Things I have recently spotted that may be of interest to someone else:
Sitting up straight may not be as good for you as many people have told you it was.
Scientific discoverers are dispensible in a way that artists are not. Gravity, America, and natural selection would all have been discovered by somebody else if Newton, Columbus, and Darwin had not gotten there first, whereas nobody would have written Hamlet, painted the Mona Lisa or composed the Ninth Symphony if Shakespeare, Leonardo, and Beethoven had not done so. Yet is is precisely because scientists have to be first that their achievement is even more remarkable. Shakespeare did not have to beat Marlowe to the the first draft of Hamlet. Matt Ridley, Francis Crick: Discoverer of the Genetic Code. New York: HarperCollins, 2006. p. 76. (Newton, of course, did not discover gravity. Adam and Eve did. Newton, however, was the first to realize that it was an attractive force.)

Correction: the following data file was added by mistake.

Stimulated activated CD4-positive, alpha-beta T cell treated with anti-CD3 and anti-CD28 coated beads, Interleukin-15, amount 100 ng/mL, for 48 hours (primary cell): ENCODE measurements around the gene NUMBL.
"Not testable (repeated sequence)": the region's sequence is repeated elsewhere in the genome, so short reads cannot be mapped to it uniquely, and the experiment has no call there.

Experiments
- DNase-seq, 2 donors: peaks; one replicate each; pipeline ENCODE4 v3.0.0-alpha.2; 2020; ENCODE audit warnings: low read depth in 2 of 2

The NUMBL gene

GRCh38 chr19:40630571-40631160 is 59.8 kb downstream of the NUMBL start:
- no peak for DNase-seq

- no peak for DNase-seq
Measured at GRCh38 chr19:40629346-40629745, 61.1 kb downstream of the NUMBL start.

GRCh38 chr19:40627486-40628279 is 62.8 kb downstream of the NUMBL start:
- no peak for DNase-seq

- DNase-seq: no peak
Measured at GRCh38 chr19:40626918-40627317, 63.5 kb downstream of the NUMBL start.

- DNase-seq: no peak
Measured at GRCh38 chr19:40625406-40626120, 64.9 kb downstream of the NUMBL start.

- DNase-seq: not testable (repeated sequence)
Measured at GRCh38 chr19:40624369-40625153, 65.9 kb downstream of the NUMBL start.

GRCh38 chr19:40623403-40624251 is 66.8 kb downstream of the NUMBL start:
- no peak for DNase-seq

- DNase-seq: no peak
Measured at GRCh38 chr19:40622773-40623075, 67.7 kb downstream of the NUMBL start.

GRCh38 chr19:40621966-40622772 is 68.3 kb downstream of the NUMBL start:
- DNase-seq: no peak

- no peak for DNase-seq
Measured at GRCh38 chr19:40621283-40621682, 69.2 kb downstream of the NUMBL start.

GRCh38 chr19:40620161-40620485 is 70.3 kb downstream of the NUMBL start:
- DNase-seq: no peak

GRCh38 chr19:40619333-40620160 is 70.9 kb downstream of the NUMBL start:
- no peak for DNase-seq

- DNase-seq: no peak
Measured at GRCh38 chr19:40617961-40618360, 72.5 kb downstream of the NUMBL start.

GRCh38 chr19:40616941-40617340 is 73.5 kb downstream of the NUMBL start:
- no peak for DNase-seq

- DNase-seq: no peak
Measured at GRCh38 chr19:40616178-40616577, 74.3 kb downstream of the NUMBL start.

In the same book, that a female lab technician, Leslie Barnett, filled in the last gap in the RNA genetic code's "dictionary."
A female komodo dragon (large lizard) is about to have offspring that have no father.
Ursula K. Le Guin defends the value of fantasy literature for children (and adults).
Bonnie has some sobering reflections for all Christians, based on the recent problems with prominent Christian leaders. There are fundamental problems with how we disciple others, she says.
This week's Christian Carnival is at this blog (I don't have the URL, but you can scroll down to find the Carnival category on the right.) (For information on locating these Carnivals, see here.)
When I don't tell where I found an item above, I either found it directly, or was probably pointed to it by the Librarian's Internet Index, SciTech Daily, or Arts and Letters Daily. All of these sources are great.
Thanks for reading! Keep clicking away.
Image source (public domain)